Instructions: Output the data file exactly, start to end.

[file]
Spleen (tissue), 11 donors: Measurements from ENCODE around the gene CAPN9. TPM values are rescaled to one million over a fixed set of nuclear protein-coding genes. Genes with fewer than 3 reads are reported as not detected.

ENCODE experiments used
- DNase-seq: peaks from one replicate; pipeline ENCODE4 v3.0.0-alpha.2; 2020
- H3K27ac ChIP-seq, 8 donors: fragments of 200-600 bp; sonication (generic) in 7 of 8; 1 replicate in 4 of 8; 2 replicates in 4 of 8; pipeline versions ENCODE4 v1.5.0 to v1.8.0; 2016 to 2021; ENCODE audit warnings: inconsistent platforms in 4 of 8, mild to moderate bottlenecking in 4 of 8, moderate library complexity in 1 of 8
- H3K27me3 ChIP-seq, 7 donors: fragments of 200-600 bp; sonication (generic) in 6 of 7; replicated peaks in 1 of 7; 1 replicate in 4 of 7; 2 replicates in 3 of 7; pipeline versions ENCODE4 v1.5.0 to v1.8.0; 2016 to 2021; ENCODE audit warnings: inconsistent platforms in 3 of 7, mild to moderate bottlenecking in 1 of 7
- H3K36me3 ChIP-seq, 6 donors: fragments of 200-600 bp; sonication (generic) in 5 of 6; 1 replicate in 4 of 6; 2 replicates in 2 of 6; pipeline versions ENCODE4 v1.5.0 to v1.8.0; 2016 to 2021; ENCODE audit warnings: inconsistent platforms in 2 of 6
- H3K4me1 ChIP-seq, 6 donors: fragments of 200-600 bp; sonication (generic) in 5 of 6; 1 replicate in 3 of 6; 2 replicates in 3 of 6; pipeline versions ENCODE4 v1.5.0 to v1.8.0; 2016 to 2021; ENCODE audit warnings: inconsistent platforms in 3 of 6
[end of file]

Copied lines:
Spleen (tissue), 11 donors: Measurements from ENCODE around the gene CAPN9. TPM values are rescaled to one million over a fixed set of nuclear protein-coding genes. Genes with fewer than 3 reads are reported as not detected.

ENCODE experiments used
- DNase-seq: peaks from one replicate; pipeline ENCODE4 v3.0.0-alpha.2; 2020
- H3K27ac ChIP-seq, 8 donors: fragments of 200-600 bp; sonication (generic) in 7 of 8; 1 replicate in 4 of 8; 2 replicates in 4 of 8; pipeline versions ENCODE4 v1.5.0 to v1.8.0; 2016 to 2021; ENCODE audit warnings: inconsistent platforms in 4 of 8, mild to moderate bottlenecking in 4 of 8, moderate library complexity in 1 of 8
- H3K27me3 ChIP-seq, 7 donors: fragments of 200-600 bp; sonication (generic) in 6 of 7; replicated peaks in 1 of 7; 1 replicate in 4 of 7; 2 replicates in 3 of 7; pipeline versions ENCODE4 v1.5.0 to v1.8.0; 2016 to 2021; ENCODE audit warnings: inconsistent platforms in 3 of 7, mild to moderate bottlenecking in 1 of 7
- H3K36me3 ChIP-seq, 6 donors: fragments of 200-600 bp; sonication (generic) in 5 of 6; 1 replicate in 4 of 6; 2 replicates in 2 of 6; pipeline versions ENCODE4 v1.5.0 to v1.8.0; 2016 to 2021; ENCODE audit warnings: inconsistent platforms in 2 of 6
- H3K4me1 ChIP-seq, 6 donors: fragments of 200-600 bp; sonication (generic) in 5 of 6; 1 replicate in 3 of 6; 2 replicates in 3 of 6; pipeline versions ENCODE4 v1.5.0 to v1.8.0; 2016 to 2021; ENCODE audit warnings: inconsistent platforms in 3 of 6